Fantastic Beasts and Where to Find Them’: Tackling Bigger Monsters


Abigail Brunn

In a magical world of shapeshifting snakes and pilfering platypi, could humanity pose the greatest threat? For indisputable philanthropist and quintessential Hufflepuff, Newt Scamander, the theory seems all too plausible. “Fantastic Beasts and Where to Find Them” transports devoted fans and muggles alike into a new realm of witchcraft and wizardry. A story of preserving wildlife, challenging governmental influence, and embracing individuality, the fantastic film seems to have an unexpectedly realistic edge.

Set in 1920s New York City, “Fantastic Beasts and Where To Find Them” creates a magic of its own. Bustling streets, towering skyscrapers, and mustard-topped hot dogs immerse viewers into the uncharted universe of early 20th century America. J.K. Rowling, the reason for Harry Potter’s existence and sole screenwriter for the film, adds her own twist — the unlikely protagonist himself, Newt Scamander (Eddie Redmayne). Scamander, joined by comical no-maj, or non-magical person, Kowalski (Dan Fogler), and ambitious witch, Tina (Katherine Waterston), travels throughout the city, from Macy’s Department Store to goblin-owned speakeasies. But there’s a catch: Scamander, avid lover of all fantastic beasts, has brought some creatures along in his suitcase. They, too, have decided to explore the city — on their own.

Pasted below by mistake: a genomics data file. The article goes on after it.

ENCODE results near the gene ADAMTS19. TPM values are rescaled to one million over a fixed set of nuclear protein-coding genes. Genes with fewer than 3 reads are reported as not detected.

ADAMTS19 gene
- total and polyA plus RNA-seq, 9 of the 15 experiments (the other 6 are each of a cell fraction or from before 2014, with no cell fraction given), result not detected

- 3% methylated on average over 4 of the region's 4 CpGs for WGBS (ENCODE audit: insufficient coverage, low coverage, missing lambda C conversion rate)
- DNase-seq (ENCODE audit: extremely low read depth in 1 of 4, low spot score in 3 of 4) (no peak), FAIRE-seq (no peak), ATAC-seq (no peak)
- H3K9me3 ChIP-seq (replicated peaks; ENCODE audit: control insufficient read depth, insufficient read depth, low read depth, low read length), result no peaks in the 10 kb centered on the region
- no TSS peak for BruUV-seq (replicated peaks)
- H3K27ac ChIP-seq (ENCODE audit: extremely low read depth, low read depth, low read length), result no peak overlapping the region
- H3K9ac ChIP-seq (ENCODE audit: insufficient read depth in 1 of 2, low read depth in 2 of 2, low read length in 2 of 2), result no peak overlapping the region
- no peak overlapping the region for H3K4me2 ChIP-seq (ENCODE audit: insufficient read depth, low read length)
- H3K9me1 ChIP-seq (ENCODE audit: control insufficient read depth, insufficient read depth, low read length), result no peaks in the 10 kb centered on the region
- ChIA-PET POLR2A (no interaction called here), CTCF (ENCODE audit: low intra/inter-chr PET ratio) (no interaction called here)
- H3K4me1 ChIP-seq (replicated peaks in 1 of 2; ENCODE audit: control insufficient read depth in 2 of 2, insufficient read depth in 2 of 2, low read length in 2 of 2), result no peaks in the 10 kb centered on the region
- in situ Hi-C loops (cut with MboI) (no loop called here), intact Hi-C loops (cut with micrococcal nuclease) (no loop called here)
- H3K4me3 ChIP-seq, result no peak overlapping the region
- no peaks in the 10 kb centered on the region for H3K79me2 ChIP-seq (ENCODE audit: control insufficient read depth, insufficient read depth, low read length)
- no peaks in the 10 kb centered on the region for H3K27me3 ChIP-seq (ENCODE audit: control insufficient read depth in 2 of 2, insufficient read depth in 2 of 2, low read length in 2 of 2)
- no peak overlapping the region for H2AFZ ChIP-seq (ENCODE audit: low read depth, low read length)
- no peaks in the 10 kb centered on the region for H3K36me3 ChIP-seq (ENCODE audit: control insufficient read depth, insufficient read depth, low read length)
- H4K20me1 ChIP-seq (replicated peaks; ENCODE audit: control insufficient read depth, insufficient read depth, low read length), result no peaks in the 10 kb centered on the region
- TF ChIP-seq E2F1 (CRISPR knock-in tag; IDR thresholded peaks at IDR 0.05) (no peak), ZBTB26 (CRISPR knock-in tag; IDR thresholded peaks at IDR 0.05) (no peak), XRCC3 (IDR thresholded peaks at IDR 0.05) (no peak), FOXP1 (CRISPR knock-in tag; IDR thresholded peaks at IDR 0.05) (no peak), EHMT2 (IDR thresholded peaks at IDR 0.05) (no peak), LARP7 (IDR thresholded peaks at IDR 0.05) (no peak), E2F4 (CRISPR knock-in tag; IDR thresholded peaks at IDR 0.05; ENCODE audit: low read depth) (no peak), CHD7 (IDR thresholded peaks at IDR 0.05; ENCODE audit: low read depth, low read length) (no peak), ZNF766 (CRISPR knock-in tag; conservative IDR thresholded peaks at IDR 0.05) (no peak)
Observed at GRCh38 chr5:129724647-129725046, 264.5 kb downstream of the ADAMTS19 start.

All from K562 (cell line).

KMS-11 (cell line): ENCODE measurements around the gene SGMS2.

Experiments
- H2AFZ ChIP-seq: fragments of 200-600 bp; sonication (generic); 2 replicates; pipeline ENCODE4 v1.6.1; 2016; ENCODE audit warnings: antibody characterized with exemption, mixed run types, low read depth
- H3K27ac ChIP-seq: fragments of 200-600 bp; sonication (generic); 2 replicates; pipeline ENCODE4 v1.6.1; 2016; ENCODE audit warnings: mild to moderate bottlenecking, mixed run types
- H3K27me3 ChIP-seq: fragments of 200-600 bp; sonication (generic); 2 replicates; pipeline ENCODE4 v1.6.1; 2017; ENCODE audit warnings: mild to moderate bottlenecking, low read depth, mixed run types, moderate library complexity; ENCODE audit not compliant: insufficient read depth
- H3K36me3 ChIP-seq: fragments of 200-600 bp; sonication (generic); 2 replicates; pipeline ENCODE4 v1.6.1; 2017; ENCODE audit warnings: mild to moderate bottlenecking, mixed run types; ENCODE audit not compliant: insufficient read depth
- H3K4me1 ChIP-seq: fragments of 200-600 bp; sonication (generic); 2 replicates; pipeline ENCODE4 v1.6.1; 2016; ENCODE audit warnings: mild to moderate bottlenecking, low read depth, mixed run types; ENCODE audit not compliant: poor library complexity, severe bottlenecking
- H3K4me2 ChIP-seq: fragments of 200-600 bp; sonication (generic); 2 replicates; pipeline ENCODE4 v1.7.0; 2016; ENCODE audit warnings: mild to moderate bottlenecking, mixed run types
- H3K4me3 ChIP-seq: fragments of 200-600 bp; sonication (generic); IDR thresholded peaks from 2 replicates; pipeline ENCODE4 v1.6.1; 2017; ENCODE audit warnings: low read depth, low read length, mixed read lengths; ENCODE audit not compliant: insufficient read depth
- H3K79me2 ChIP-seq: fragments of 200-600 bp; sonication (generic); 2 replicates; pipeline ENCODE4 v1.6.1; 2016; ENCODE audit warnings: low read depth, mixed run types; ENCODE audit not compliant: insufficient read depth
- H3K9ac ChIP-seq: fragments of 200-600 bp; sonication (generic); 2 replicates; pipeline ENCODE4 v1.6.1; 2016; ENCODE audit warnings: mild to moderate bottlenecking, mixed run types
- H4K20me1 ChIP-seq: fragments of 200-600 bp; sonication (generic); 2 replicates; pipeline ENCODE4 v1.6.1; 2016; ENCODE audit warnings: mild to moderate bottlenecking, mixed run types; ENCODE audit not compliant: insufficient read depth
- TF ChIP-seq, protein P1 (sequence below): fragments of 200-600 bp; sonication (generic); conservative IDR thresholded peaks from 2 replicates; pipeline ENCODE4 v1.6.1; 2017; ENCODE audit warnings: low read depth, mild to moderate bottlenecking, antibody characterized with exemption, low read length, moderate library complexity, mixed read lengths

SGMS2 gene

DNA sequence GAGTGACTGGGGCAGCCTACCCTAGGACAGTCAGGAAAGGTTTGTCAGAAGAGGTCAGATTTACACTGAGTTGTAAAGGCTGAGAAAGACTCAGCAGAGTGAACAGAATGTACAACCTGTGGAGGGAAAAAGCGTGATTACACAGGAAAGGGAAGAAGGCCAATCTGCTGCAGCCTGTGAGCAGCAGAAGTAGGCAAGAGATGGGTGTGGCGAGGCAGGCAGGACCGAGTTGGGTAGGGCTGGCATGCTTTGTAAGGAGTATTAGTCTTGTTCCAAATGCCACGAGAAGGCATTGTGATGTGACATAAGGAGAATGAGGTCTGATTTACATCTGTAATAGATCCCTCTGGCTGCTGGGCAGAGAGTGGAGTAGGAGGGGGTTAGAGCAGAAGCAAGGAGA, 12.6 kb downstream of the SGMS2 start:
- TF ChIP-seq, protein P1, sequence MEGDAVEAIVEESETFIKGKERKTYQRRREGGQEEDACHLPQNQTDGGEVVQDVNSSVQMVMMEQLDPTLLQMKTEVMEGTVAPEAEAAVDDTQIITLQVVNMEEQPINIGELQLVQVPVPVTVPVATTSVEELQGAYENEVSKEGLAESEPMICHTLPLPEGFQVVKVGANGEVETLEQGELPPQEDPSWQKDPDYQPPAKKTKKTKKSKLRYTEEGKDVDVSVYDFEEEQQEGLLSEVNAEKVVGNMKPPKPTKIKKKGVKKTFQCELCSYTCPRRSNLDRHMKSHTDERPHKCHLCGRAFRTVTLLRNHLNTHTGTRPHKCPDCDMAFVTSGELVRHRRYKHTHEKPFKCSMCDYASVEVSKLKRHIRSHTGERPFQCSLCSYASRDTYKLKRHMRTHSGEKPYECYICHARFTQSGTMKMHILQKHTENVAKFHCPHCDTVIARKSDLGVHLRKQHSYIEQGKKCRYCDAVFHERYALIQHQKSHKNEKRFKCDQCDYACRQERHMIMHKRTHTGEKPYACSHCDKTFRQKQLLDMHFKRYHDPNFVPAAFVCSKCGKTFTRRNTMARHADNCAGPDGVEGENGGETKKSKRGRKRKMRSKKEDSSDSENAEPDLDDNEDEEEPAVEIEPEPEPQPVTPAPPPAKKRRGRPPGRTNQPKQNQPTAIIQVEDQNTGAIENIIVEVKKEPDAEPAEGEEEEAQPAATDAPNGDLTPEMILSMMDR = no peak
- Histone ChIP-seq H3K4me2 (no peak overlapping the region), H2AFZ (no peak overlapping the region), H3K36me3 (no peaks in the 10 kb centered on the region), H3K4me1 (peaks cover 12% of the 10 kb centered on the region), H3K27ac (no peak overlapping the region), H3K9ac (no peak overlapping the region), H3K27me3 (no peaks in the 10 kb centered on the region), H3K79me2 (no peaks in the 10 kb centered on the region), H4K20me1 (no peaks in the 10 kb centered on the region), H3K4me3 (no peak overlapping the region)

Scamander’s subsequent journey is not only one of recovering creatures; it is one of discovering himself. Like a selfless and loyal Hufflepuff, Scamander fights to defend his beasts from “millions of the most vicious creatures on the planet — humans.” He defies orders from an oppressive government — Rowling’s version of Potter’s Ministry of Magic, the Magical Congress of the United States of America — to protest the state of creature rights. He mentors a young wizard, freeing him from suppression and the puritanical grasp of an anti-wizardry organization, the Second Salem Preservation Society. He exposes the man whose bleached blonde mohawk and infamous name appear on every magical newspaper throughout the wizarding world.

The beauty of the film is not found in Rowling’s shy protagonist or his boy-next-door British charm. Nor is it found in the brilliant cinematography behind window-shopping monkeys and Arizona-bound dragons. It is found in Scamander’s attempts to save his creatures and friends from the world’s most terrible beasts — humans. With the help of an otherworldly cast and captivating story line, “Fantastic Beasts and Where to Find Them” transforms a fantastic tale into a modern social statement. No magic needed.